The year was 1993. I was sitting in my middle-school homeroom class when a friend revealed that he had brought in a VHS of the Ultimate Fighting Championship (UFC). We had watched plenty of martial arts movies—my favorite being Jean-Claude Van Damme’s Bloodsport—in which martial artists of various disciplines from around the world gathered in one place to find out which martial art was supreme. Finally, someone wanted to play this story out in real life. I borrowed the tape and watched it when I got home. I was captivated.
Fast-forward to today and the UFC is one of the fastest-growing sports organizations in the world; yet with staunch opposition from certain politicians, lack of licensing in all 50 states (after nearly 20 years of existence, mixed martial arts is still illegal in New York State) and common public misconceptions, the sport itself is still very niche. The majority of events air only on pay-per-view, and unlike in the case of major sports organizations, such as the NFL, NBA and UEFA, fans rarely have the opportunity to see an event live if they live outside Las Vegas.
Despite all those hurdles, the UFC has grown into a billion-dollar organization with a passionate worldwide fan base. (The UFC has hosted events outside the United States, in Canada, Japan, Brazil, England, Ireland, Germany, Australia and Sweden.) What exactly is fueling all that growth? The UFC’s downright mastery of content marketing. From its outspoken, shoot-from-the-hip president, Dana White, to a companion reality show, the company has wholly embraced content for the long haul.
The sport, properly known as mixed martial arts, had tumultuous beginnings. While the first official event, in which 180-pound Brazilian Brazilian Jiu-Jitsu ace Royce Gracie forced all his opponents into submission, was considered a success (there were more than 80,000 purchases of the $14.95 pay-per-view), the creators of the UFC never intended to establish a series of events, much less a sport. To have any kind of future, the UFC had to evolve the sport itself. It distanced its brand from what Senator John McCain called “human cockfighting” by introducing weight classes, time limits, four-ounce gloves (instead of bare fists) and stricter rules that would govern the sport.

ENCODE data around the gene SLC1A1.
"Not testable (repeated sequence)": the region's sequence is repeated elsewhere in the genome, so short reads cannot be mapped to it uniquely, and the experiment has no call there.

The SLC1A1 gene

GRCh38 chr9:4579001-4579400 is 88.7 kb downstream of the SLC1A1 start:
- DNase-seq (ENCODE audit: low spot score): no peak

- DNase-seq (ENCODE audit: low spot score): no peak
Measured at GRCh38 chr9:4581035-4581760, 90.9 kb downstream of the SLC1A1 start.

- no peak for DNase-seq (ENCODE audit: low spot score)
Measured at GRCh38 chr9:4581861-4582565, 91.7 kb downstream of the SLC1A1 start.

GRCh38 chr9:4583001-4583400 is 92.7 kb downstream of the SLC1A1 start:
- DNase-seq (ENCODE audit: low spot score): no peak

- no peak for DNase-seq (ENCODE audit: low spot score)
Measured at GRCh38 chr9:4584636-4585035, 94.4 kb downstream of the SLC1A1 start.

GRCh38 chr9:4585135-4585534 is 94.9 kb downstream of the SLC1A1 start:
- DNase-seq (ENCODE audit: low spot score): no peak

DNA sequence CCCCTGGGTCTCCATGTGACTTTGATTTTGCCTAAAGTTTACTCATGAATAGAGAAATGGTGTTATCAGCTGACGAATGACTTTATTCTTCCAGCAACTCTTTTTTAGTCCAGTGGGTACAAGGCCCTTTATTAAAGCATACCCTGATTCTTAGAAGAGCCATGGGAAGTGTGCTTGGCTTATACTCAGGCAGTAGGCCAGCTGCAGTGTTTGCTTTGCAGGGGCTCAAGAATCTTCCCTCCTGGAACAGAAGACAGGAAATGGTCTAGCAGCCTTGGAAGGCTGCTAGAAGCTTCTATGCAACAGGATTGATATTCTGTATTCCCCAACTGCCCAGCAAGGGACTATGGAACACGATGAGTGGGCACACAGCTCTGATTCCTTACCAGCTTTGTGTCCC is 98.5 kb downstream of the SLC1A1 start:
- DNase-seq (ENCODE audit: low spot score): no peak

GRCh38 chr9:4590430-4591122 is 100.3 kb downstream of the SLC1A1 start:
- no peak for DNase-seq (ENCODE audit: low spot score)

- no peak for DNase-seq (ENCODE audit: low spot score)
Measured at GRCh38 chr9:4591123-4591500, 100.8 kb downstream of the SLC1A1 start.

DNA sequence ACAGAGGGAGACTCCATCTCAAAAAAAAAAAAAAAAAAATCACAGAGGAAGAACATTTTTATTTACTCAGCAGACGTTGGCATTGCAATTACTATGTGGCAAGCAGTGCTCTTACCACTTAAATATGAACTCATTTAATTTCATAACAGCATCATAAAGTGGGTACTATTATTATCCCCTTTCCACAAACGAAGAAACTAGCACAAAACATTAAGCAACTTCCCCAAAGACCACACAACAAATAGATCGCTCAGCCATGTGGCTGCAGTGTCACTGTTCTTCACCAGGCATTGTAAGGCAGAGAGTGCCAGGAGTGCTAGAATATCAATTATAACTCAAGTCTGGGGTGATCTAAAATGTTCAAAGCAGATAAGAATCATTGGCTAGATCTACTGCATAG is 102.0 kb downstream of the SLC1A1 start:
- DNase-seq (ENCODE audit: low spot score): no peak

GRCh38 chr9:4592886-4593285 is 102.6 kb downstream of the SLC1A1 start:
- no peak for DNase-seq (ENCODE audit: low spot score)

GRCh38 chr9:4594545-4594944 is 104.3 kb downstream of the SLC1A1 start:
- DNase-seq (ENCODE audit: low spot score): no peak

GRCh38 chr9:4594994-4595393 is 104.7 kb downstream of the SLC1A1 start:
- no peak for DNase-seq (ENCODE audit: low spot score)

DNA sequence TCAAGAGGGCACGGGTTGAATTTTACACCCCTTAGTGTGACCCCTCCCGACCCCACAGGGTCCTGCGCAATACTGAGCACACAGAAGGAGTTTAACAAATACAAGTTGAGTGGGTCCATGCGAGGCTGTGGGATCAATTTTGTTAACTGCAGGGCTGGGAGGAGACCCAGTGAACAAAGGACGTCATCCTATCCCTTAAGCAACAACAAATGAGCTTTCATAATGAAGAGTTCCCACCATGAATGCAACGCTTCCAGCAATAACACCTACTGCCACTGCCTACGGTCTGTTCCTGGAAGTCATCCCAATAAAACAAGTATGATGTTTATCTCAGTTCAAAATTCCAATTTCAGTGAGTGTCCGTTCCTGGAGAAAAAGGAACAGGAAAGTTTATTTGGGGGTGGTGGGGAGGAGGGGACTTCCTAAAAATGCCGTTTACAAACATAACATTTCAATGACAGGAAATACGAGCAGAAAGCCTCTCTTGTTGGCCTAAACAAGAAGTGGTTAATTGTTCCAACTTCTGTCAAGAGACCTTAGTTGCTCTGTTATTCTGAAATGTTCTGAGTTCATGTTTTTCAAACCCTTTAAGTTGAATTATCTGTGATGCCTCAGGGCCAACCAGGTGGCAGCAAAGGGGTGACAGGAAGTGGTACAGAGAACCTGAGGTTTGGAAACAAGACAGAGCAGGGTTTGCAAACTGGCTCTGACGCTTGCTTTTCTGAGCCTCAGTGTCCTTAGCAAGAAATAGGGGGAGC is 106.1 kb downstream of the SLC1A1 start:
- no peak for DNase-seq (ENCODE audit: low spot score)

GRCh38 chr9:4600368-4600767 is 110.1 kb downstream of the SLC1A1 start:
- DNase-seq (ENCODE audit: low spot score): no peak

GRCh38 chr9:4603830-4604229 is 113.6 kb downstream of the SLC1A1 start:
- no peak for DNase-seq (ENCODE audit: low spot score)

By 2000, sanctioning had taken its toll and the Ultimate Fighting Championship was on the brink of bankruptcy. In January 2001, Lorenzo and Frank Fertitta, along with Dana White, purchased the UFC for $2 million. The Fertittas and White set out to turn the UFC around, namely by securing big-name sponsors and getting them sanctioned in Nevada, where the Fertittas were executives at Station Casinos. Within ten years, the UFC would reportedly be worth 100 times their investment (though the company is still private, so there’s no definitive net worth).
As “Reality” As It Gets
As it turns out, the road to recovery was long. As recently as 2004, the UFC was still incurring losses ($34 million, to be exact). Only then did the UFC embrace content marketing in earnest. In 2005, the UFC fronted $10 million of the production costs to create a reality show on Spike TV titled The Ultimate Fighter, in which 16 fighters (eight divided between two weight classes) lived together in a house, trained together and competed against each other for a coveted six-figure contract to fight in the UFC. The popularity of reality TV and the rare look inside mixed martial arts proved a formula for success, even being credited by White as having saved the UFC. The show now is in its 15th season—also its first “live” season, meaning that fights are shown in real time, every Friday night. It also produced a web-only season in Brazil with notable Brazilian coaches and Ultimate Fighting Championship veterans Vitor Belfort and Wanderlei Silva. The reality franchise has since moved to the FX channel as part of the UFC’s recent deal with Fox.